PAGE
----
NotesFAQContact Us
Collection
Advanced
Search Tips
ERIC Number: ED490473
Record Type: Non-Journal
Publication Date: 2005
Pages: 24
Abstractor: Author
Reference Count: 61
ISBN: N/A
ISSN: N/A
The Effects of Grammar Testing on the Writing Quality and Reduction of Errors in College Freshmen's Essays
Davis, Wes; Mahoney, Kelley
Online Submission
This experimental, statistical study investigated the effects that the testing of grammar and writing mechanics would have on the overall quality and reduction of errors in college students' essays for freshman composition. In the experimental group of 42 students, the professor assigned several exercises in grammar and mechanics as a review related to composing skills and then gave two major tests on proofreading essays for grammatical errors. However, the other professor did not give these grammar tests to the 41 students in the control group. The study used "T-tests" for statistical analysis on pretest and posttest essays, which each of the 83 students had written. On overall writing quality, the faculty raters holistically scored the students' essays, using a scale from 1 (failing) to 4 (superior). Since the two raters scored each student's pretest and posttest essay, each essay had a combined score resulting in a scale from 2 (failing) to 8 (superior). The results showed that the 42 students of the experimental group who tested on grammar had a mean pretest essay score of 2 and a mean posttest essay score of 4.53, showing a gain of 2.53. Statistically, these students made very highly significant gains in overall writing quality. The 41 students of the control group not tested on grammar had a mean pretest essay score of 2.66 and a posttest score of 4.49, showing a gain of 1.83. These students also made very highly significant gains in overall writing quality, although the experimental group's posttest essay scores were still significantly higher than the control groups. On traditionally serious grammatical errors, the experimental group had a mean number of 1.5 serious errors on the pretest essay and a mean number of 0.93 error on the posttest, a reduction of 0.57 which was statistically significant. The control group's mean number on the pretest essay was 1.23 serious errors and a mean posttest number of 0.64 error, a reduction of 0.59 which was also significant; however, there was no significant difference between both groups in the reduction of serious errors. For the less serious "minor" errors, the experimental group had a mean number of 7.4 minor errors on the pretest essay and a mean number of 5.12 errors on the posttest essay, a reduction of 2.28 errors which was highly significant. The control group had a mean pretest essay number of 12.5 minor errors and a mean posttest essay number of 7.42 errors, a reduction of 5.08 errors which was very highly significant. Moreover, statistics showed a significant difference between both groups' posttest essays in the reduction of these minor errors, with the control group making more significant reductions in the minor errors than the experimental group. The researchers concluded that the two major grammar tests on proofreading two essays for errors may have had some effect on the experimental group's gains in overall writing quality for correctness. However, these tests appeared to make no difference between both groups, by having very little if any effect on the students in the experimental group to reduce the number of errors significantly in their essays. (Contains 4 tables.)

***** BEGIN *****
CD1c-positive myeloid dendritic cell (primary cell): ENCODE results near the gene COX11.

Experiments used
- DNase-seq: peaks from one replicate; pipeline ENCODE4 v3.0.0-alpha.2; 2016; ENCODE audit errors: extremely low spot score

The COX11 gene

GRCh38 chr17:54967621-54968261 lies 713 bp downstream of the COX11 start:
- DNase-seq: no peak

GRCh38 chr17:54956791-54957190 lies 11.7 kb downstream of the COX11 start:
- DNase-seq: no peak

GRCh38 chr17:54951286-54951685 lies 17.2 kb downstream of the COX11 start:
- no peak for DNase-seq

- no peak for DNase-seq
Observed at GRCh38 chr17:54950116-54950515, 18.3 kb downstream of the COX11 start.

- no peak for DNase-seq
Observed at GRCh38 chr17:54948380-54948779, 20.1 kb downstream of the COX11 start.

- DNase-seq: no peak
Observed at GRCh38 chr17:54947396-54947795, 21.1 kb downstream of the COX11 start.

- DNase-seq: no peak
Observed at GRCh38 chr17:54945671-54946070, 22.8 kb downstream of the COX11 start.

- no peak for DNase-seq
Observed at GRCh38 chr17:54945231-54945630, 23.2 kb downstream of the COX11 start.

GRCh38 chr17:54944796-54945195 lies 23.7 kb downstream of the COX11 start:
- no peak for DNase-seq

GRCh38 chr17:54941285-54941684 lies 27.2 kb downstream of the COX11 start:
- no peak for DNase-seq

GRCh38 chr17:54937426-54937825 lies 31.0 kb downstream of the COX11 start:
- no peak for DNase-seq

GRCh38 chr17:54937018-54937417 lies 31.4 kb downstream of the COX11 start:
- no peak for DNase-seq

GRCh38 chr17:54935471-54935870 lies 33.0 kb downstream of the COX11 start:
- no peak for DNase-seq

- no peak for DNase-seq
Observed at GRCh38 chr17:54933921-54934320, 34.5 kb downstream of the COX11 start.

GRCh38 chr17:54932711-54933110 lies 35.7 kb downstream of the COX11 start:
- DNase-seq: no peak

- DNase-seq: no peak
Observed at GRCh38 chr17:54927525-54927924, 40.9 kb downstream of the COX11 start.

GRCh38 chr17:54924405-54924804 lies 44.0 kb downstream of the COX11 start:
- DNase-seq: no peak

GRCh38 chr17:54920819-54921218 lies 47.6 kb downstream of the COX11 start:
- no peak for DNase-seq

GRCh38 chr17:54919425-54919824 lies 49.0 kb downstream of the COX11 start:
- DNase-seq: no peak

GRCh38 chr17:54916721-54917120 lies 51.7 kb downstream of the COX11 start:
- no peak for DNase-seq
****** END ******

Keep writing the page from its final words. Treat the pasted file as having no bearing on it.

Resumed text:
Publication Type: Information Analyses; Reports - Research
Education Level: Higher Education
Audience: N/A
Language: English
Sponsor: N/A
Authoring Institution: N/A